Tuesday, July 28, 2009


Here I am.

Everything involving our house is still partially done. Don't ask about the kitchen, please. You may get a sock in the jaw.

But I do have news of a (sort of) completed project. This one involving the exterior. For reals, yo.

Our bay window on the east side of the house is part of the staircase that leads to the second floor. The sociopaths who installed the aluminum siding 35+ years ago, decided that it would be a good idea to hack off the lower 2 or 3 courses of rounded cedar shingles, so their crappy siding would affix itself to the house more effectively. I fixed it over the past few days:

This is from a year ago, when we first tore off the siding. You can see the butchery of the shingles on the bay.

Just getting started on Saturday.


End of day, Saturday.

More progress.

End of day, Sunday.

The end. Now I need to repair the rotted clapboards that butt against the bay. In due time...

Tuesday, April 28, 2009

The Countertop Affair

We finally just up and did it. We figured out a way to finance some quartz countertops, and get a free undermount sink and sink installation -- which saved us about 750 bucks.

Initially, we'd resisted solid surface or stone because of price. But one of the salespeople (who we didn't actually end up buying from, incidentally) mentioned that investing in granite or quartz could mean the difference in selling the place or not. That sold me, even though I was personally sold on our old house in Waukesha by something as seemingly-miniscule as the built-in clothes hamper in the 2nd floor bathroom.

Maple butcher block for the island, too, by the way. Someday I'll feel like dragging a camera back in there to show you all the "progress". I've grown weary of this kitchen right now, though.

Sunday, April 5, 2009


I can't say enough how displeased I am with myself in our choice of countertops. We ran through a series of options -- solid stones of different varieties, maple butcher, granite tiles, ceramic tiles, slate tiles.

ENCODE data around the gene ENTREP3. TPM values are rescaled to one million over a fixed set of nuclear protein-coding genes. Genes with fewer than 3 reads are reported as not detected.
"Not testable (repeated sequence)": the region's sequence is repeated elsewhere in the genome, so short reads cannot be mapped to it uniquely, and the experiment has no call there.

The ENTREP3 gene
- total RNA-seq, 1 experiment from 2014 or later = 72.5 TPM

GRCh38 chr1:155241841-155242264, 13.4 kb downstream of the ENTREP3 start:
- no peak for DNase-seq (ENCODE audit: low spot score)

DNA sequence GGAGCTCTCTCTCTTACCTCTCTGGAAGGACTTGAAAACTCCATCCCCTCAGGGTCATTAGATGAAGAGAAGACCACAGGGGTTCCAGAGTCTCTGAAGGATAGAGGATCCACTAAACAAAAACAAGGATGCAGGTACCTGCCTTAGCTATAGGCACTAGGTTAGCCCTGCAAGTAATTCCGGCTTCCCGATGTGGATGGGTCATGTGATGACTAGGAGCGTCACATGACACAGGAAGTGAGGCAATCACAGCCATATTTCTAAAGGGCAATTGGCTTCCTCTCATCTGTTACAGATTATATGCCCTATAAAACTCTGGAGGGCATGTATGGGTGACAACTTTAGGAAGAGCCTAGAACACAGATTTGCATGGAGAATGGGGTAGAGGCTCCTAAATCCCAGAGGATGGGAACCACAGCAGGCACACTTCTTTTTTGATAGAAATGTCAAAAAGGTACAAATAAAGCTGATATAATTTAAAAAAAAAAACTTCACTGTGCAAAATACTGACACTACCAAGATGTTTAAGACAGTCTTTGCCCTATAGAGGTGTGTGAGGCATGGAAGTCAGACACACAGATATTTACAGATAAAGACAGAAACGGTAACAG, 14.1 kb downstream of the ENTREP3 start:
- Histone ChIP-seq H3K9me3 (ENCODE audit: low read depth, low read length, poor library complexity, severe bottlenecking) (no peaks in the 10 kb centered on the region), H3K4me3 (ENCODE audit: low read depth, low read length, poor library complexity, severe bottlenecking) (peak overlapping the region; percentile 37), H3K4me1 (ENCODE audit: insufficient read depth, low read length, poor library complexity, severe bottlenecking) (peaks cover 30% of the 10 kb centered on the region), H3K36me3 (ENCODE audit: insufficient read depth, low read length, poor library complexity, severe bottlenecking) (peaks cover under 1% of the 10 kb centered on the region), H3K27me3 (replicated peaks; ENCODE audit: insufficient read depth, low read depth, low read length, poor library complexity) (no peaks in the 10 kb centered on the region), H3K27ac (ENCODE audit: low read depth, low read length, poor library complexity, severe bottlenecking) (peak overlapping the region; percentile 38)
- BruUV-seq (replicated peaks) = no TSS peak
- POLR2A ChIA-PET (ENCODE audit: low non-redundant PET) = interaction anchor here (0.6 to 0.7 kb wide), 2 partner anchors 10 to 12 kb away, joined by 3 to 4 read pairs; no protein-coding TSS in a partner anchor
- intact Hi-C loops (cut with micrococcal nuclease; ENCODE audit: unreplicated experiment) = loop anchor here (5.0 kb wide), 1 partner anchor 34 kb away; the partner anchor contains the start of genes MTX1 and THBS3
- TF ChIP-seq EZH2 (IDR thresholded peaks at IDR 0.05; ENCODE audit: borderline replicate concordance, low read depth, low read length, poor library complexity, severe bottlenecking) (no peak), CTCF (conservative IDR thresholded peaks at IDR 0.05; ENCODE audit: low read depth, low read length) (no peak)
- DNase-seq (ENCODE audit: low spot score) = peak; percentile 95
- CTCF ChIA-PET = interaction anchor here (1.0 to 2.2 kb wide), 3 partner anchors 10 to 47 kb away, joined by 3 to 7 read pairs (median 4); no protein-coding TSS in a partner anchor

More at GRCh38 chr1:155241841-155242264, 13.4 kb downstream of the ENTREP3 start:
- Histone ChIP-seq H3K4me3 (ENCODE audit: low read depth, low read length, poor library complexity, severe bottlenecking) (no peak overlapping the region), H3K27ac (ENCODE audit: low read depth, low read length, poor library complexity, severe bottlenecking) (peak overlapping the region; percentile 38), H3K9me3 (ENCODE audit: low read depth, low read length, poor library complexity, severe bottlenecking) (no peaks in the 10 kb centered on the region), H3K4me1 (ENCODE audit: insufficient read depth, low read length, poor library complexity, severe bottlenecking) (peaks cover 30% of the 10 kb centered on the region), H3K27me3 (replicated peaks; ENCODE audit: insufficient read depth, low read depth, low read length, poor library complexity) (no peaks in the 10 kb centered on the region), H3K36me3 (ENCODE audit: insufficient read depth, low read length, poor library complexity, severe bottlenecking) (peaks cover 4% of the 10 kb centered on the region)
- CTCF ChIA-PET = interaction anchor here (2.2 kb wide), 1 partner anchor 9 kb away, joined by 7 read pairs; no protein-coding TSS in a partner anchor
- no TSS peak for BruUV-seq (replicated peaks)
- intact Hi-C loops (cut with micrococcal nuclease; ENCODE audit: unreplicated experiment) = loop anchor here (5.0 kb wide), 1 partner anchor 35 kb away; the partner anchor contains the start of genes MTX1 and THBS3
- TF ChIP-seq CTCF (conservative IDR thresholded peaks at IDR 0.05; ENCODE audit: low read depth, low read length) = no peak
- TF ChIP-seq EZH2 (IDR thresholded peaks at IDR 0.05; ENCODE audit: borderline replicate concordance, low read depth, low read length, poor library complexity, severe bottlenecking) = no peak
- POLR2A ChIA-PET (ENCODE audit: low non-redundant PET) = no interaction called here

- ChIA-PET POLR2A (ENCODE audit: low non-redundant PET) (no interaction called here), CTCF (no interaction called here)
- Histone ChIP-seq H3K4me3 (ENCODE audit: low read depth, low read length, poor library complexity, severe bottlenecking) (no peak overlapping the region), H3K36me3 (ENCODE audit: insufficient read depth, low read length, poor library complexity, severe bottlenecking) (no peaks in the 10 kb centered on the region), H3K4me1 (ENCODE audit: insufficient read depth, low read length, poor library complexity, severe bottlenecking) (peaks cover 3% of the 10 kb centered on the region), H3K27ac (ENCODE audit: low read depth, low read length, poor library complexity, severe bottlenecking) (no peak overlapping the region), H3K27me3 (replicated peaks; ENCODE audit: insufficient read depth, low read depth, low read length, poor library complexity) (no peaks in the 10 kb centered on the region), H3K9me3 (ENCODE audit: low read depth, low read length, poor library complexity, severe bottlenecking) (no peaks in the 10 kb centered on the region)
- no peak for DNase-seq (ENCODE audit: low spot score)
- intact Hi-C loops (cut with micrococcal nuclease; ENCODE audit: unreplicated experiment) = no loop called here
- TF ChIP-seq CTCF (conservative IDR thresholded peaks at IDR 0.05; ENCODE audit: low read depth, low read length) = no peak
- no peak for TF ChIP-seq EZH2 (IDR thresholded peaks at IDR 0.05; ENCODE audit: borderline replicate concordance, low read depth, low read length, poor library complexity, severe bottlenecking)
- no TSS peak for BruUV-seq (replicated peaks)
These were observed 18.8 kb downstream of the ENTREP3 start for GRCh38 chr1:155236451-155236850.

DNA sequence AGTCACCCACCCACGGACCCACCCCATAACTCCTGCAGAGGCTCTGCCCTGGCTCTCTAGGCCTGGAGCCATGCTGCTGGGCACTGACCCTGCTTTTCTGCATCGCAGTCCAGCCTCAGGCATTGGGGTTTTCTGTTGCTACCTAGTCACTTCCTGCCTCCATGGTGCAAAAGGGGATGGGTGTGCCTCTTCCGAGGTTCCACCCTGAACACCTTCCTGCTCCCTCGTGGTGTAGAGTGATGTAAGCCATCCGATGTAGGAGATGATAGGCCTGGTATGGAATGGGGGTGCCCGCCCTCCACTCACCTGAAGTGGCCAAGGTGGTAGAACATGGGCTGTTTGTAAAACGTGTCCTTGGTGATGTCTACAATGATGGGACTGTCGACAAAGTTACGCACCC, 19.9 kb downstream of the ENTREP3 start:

In the end, we decided on maple butcher block for the island -- which I think will be killer -- and slate one-inch mosaics for the L. I like the earthiness of slate, and it goes well with the color scheme we have in the kitchen. I also like the randomness of small mosaic patterns.

But now, after the majority of them are installed, I'm struck at how ridiculous an idea this was. It's like I never put an instant of thought into this thing at all. Which isn't even close to true. We went back and forth on this for months. Robyn's preference was granite tile, which I wasn't into. My preference was (and still is) soapstone, which was too expensive. I thought maple butcher block on everything would be a great compromise, but we both had reservations about over-mapling the kitchen.

But once I had 99% of the tiles installed, I immediately had reservations. I love how it looks. It's absolutely stunning. But I began to worry about the tiles flaking off or chipping. And the unevenness is a little too...uneven. I'd read some pros and cons about slate, but apparently decided to only pay attention to the pros. And the slate that all of the pros were so pro about, was slate from the northeastern US...NOT the cheaper imported Home Depot stuff.

Why didn't this occur to me? Why didn't I spend an extra 400 hours thinking about this, so I could have come to this conclusion BEFORE installation?

I may try to remove the tiles and salvage them for the laundry room countertop, then just go with maple all around. But if we can't remove them, I hope I'm just experiencing a major case of paranoia.

UPDATE: Okay. It's Monday morning. We had some time to think it over, and the slate countertops are currently being delicately dismantled to be salvaged for the laundry room thingy. We're going with maple. It will be awesome. Calm blue ocean calm blue ocean calm blue ocean calm blue ocean...

Friday, March 27, 2009

Glacial Kitchens, LLC

I'm still working on that day-gum kitchen. It's looking like something, sure. Not sure, though, if the something it looks like looks something like a kitchen.

I think it does, though.

A little aside to all of you people out there in computer land who have a deep desire to buy junky pressed wood cabinets for your own kitchen: be prepared to use up a lot of plywood in an attempt to make them strong enough to handle a countertop with the carriage of, say, anything more than formica. We completely blew it when we bought our cabinets, and I will never and can never forgive myself. We'll do better next time, though.

Wednesday, March 18, 2009

Whatever the exact opposite is of the nick of time.

I love This Old House, the TV series. I also love This Old House, the magazine. We subscribe.

The magazine, as well as the website, are invaluable (which I love to pretend kind of means "not valuable", it's an inside joke I share with myself. Which is probably why I keep it inside) resources, when I'm stuck on a project and I need Norm or Tom Silva or Richard Trethewey to help me out of a jam.